A veteran tracker with the Fish and Wildlife Service helps to investigate the murder of a young Native American woman, and uses the case as a means of seeking redemption for an earlier act of irresponsibility which ended in tragedy.
Pakistan-born comedian Kumail Nanjiani and grad student Emily Gardner fall in love but struggle as their cultures clash. When Emily contracts a mysterious illness, Kumail finds himself forced to face her feisty parents, his family's expectations, and his true feelings.
East of Boulder Flats, deep into the vast and unforgiving white territory of the Wind River Indian Reservation, the seasoned game tracker, Cory Lambert, discovers the frozen body of the young Native American, Natalie. As this is a federal crime, the F.B.I. dispatches the inexperienced but courageous agent Jane Banner to lead the investigation, however, the unprepared outsider will soon team up with Cory to unravel the mystery of Natalie's murder. Before long, Cory will inevitably have to face his own past, while at the same time, both he and Jane are thirsting to see justice done. In the end, will this be a fruitful alliance? Written by
In order to get attention for the movie so that Taylor Sheridan could get enough money to finish it in post production the way he wanted, he entered it into Sundance without telling his producers, who he says were not happy because they were trying to close a deal with TWC for the film. Nevertheless, that deal was eventually made. See more »
The US Fish and Wildlife Service, Wildlife Officers are usually uniformed officers, with full peace officer status, and do not have the duty of trapping and controlling predators. Take it from a retired USFWS Wildlife Officer who has had the undesirable duty of assisting the FBI with a murder investigation on the Ute Native American Indian reservation in Utah adjacent to the Ouray National Wildlife Refuge. The USFWS truck and decals were correct, but the duties carried out by Jeremy Renner in the film are those of the US Department of Agriculture, Wildlife Services Division (non-Peace Officers). See more »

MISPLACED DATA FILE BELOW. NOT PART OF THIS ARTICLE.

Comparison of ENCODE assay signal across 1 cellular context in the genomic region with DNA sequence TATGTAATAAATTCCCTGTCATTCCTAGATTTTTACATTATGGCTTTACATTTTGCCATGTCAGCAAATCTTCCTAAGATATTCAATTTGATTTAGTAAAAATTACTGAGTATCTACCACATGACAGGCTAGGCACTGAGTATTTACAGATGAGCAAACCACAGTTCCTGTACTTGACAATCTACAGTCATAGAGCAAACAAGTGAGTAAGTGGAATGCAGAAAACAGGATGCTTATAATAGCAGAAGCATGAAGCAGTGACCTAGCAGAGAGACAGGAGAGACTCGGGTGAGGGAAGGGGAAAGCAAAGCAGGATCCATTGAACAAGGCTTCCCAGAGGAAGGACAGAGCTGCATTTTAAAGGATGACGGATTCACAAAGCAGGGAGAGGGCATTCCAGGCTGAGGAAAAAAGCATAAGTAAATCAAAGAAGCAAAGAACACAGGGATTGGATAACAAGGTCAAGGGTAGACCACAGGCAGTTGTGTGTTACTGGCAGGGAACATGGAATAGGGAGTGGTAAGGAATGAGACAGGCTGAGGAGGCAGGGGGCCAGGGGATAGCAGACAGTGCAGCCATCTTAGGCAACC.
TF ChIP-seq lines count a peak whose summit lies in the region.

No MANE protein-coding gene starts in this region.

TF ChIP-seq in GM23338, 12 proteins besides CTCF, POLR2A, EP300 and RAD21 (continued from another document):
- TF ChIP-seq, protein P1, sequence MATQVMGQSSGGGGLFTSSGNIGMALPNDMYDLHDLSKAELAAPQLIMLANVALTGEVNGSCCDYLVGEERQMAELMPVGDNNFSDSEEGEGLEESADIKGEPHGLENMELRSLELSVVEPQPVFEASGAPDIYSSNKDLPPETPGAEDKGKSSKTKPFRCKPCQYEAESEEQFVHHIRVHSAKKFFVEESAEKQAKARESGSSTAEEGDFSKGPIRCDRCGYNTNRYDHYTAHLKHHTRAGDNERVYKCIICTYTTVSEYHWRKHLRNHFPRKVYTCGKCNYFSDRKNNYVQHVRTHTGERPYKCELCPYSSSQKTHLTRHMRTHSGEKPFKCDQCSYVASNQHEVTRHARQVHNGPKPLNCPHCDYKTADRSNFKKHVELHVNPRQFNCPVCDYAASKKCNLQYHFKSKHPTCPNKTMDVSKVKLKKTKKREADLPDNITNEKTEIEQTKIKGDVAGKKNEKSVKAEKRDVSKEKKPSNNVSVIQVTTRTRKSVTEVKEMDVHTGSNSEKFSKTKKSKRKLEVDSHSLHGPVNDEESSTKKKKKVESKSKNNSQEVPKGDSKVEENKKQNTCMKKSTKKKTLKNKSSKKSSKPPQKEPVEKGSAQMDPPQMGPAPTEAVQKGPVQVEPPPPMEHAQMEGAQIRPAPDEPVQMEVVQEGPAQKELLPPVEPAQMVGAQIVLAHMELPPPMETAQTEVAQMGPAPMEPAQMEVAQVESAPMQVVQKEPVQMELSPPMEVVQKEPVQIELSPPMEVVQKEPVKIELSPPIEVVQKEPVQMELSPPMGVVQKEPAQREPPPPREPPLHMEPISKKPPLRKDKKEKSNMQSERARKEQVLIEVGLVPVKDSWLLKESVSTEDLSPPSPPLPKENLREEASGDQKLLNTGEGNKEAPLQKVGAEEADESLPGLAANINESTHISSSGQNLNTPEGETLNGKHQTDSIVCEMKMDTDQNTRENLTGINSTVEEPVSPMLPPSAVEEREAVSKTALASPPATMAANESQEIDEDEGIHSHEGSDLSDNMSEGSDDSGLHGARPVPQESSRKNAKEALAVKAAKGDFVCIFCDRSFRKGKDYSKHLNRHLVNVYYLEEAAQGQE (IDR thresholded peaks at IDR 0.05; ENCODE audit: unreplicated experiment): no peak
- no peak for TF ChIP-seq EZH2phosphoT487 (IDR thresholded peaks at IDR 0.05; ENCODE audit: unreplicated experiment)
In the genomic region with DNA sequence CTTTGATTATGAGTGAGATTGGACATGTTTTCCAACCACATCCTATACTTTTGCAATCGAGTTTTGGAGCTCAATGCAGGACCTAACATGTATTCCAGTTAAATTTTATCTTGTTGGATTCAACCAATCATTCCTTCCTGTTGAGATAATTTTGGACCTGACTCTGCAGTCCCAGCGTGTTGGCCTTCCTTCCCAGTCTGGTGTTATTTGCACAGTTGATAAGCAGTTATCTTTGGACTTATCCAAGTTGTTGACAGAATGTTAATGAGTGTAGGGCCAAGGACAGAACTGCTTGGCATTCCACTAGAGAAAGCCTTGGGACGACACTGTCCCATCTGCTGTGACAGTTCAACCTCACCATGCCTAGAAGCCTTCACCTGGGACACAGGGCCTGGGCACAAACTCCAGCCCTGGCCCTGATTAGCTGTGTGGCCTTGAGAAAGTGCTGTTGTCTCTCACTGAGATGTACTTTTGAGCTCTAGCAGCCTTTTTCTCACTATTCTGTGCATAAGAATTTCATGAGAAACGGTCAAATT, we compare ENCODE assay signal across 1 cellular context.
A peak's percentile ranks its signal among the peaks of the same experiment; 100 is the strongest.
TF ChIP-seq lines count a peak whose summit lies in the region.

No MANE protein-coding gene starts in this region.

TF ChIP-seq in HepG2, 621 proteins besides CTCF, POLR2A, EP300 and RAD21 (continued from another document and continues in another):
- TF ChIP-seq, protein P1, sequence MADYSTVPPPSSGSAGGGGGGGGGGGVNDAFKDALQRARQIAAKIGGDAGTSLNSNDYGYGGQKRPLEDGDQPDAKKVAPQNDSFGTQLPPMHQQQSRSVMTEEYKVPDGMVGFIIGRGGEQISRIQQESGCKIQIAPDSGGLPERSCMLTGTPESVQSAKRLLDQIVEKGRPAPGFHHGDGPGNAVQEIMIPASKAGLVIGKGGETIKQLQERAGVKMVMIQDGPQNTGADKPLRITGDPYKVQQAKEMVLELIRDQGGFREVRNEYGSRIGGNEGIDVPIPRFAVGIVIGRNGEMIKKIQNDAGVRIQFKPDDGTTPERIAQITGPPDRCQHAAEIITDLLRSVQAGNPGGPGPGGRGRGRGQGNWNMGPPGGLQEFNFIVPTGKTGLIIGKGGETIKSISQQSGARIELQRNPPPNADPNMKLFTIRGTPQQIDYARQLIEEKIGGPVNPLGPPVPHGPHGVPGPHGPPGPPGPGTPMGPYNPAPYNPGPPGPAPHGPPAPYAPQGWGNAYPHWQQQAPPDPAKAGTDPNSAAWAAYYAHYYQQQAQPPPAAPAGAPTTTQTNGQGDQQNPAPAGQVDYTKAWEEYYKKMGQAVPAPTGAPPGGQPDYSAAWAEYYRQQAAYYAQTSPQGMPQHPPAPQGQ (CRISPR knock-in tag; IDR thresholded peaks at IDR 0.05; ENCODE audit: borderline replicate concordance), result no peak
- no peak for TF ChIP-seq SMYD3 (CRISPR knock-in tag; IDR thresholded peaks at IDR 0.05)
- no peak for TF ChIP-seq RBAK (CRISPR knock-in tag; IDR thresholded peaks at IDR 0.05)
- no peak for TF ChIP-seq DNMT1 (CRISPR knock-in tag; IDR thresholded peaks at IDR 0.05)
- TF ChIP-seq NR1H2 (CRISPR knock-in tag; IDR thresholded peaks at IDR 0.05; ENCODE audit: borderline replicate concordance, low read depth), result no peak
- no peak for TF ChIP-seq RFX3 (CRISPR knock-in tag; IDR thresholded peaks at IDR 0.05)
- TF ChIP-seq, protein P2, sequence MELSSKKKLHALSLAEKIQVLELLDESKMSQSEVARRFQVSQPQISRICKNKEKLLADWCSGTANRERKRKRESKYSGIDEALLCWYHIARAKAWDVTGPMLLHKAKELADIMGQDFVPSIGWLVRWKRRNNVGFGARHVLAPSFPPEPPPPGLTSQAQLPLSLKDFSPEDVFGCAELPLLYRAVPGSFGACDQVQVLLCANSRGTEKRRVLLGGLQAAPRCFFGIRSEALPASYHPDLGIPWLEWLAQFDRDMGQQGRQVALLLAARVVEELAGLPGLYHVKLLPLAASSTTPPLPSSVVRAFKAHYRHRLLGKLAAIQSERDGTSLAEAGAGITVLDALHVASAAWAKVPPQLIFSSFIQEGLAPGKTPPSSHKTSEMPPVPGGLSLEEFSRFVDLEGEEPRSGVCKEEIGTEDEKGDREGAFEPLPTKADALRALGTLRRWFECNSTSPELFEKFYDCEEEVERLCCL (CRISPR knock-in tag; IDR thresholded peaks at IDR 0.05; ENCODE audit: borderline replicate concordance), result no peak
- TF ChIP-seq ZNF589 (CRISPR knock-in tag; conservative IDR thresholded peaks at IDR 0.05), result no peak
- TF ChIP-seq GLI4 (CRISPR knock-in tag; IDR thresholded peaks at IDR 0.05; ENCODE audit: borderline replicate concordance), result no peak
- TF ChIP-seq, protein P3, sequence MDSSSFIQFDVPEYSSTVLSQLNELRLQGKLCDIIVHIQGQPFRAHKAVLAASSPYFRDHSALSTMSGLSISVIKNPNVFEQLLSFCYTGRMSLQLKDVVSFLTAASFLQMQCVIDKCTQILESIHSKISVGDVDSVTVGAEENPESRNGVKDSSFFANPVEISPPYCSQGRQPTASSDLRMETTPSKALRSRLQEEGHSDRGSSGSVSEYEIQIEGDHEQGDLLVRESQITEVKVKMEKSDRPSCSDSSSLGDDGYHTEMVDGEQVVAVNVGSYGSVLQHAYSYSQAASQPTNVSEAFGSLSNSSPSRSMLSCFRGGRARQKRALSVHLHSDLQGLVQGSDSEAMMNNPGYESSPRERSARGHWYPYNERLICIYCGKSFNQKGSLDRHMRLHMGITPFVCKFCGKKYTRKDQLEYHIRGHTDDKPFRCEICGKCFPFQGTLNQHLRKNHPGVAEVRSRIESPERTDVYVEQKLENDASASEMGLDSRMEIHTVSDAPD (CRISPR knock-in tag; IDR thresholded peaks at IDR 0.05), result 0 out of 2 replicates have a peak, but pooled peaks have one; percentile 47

There has been next to no fanfare for the release of this murder mystery. Which is surprising, considering the talent involved in front of the camera (Jeremy Renner, Elizabeth Olsen) and behind it (writer-director Taylor Sheridan). Fresh from joining the ranks of top-tiered screenwriters after the amazing one-two punch of Sicario and Hell or High Water, Sheridan continues his stellar run with a heart-wrenching study of loss and grief wrapped in a taut crime thriller narrative. Also having a crack at directing, Sheridan allows the snowy Wyoming setting to completely envelope the characters in a world that feels like it has no exits, both physically and emotionally. When this Native American community is hit with a homicide it feels like another tragedy in a long line of tragedies; their shock is replaced with deeper sorrow, their outrage is replaced with solemn defeat. Entering the scene like a fish out of water, Olsen's junior FBI agent Jane Banner must traverse the tricky cultural complexities if she's to understand the clues in front of her. Luckily she has Renner's local hunter Cory Lambert to assist, himself battling with a past family disaster. Renner and Olsen are both in terrific form, the former hiding his grief under a stoic veneer, the latter balancing big-city attitude with a genuine desire to find justice for the victim. Veteran character actor Gil Birmingham is also superb as a father unsure of how to deal with his earth-shattering loss. If this all sounds a bit heavy, well it is, but Sheridan's careful to inject a healthy dose of suspense and mild action to keep the drama gripping rather than overbearing; the finale in particular turns the movie on its head in an unpredictable but extremely effective manner. An intelligent, slow burning and provocative viewing that enthrals from start to finish, Wind River is an understated gem that deserves an audience.
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